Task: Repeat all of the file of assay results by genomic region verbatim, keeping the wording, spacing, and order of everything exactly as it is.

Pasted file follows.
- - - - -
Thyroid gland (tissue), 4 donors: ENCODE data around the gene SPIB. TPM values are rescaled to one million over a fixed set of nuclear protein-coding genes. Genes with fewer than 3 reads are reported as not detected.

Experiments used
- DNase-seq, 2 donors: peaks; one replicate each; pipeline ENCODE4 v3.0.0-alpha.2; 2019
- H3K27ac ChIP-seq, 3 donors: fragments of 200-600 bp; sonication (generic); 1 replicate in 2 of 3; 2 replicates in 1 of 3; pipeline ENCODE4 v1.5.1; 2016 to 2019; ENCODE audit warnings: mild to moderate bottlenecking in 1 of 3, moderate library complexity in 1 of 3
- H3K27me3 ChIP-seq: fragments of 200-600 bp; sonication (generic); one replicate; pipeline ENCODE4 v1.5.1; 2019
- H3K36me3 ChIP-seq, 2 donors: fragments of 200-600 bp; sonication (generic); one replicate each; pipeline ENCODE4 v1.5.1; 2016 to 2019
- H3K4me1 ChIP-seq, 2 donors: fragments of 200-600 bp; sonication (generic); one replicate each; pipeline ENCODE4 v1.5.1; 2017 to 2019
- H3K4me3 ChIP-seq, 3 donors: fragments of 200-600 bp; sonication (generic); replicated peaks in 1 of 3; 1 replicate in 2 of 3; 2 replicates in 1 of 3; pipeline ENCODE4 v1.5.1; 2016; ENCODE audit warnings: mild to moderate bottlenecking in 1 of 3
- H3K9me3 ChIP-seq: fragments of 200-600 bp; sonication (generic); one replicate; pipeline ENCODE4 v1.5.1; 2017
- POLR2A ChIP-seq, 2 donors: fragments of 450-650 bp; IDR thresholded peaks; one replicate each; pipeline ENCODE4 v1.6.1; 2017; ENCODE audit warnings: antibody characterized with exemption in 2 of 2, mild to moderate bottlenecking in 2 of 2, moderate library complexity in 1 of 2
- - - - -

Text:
Thyroid gland (tissue), 4 donors: ENCODE data around the gene SPIB. TPM values are rescaled to one million over a fixed set of nuclear protein-coding genes. Genes with fewer than 3 reads are reported as not detected.

Experiments used
- DNase-seq, 2 donors: peaks; one replicate each; pipeline ENCODE4 v3.0.0-alpha.2; 2019
- H3K27ac ChIP-seq, 3 donors: fragments of 200-600 bp; sonication (generic); 1 replicate in 2 of 3; 2 replicates in 1 of 3; pipeline ENCODE4 v1.5.1; 2016 to 2019; ENCODE audit warnings: mild to moderate bottlenecking in 1 of 3, moderate library complexity in 1 of 3
- H3K27me3 ChIP-seq: fragments of 200-600 bp; sonication (generic); one replicate; pipeline ENCODE4 v1.5.1; 2019
- H3K36me3 ChIP-seq, 2 donors: fragments of 200-600 bp; sonication (generic); one replicate each; pipeline ENCODE4 v1.5.1; 2016 to 2019
- H3K4me1 ChIP-seq, 2 donors: fragments of 200-600 bp; sonication (generic); one replicate each; pipeline ENCODE4 v1.5.1; 2017 to 2019
- H3K4me3 ChIP-seq, 3 donors: fragments of 200-600 bp; sonication (generic); replicated peaks in 1 of 3; 1 replicate in 2 of 3; 2 replicates in 1 of 3; pipeline ENCODE4 v1.5.1; 2016; ENCODE audit warnings: mild to moderate bottlenecking in 1 of 3
- H3K9me3 ChIP-seq: fragments of 200-600 bp; sonication (generic); one replicate; pipeline ENCODE4 v1.5.1; 2017
- POLR2A ChIP-seq, 2 donors: fragments of 450-650 bp; IDR thresholded peaks; one replicate each; pipeline ENCODE4 v1.6.1; 2017; ENCODE audit warnings: antibody characterized with exemption in 2 of 2, mild to moderate bottlenecking in 2 of 2, moderate library complexity in 1 of 2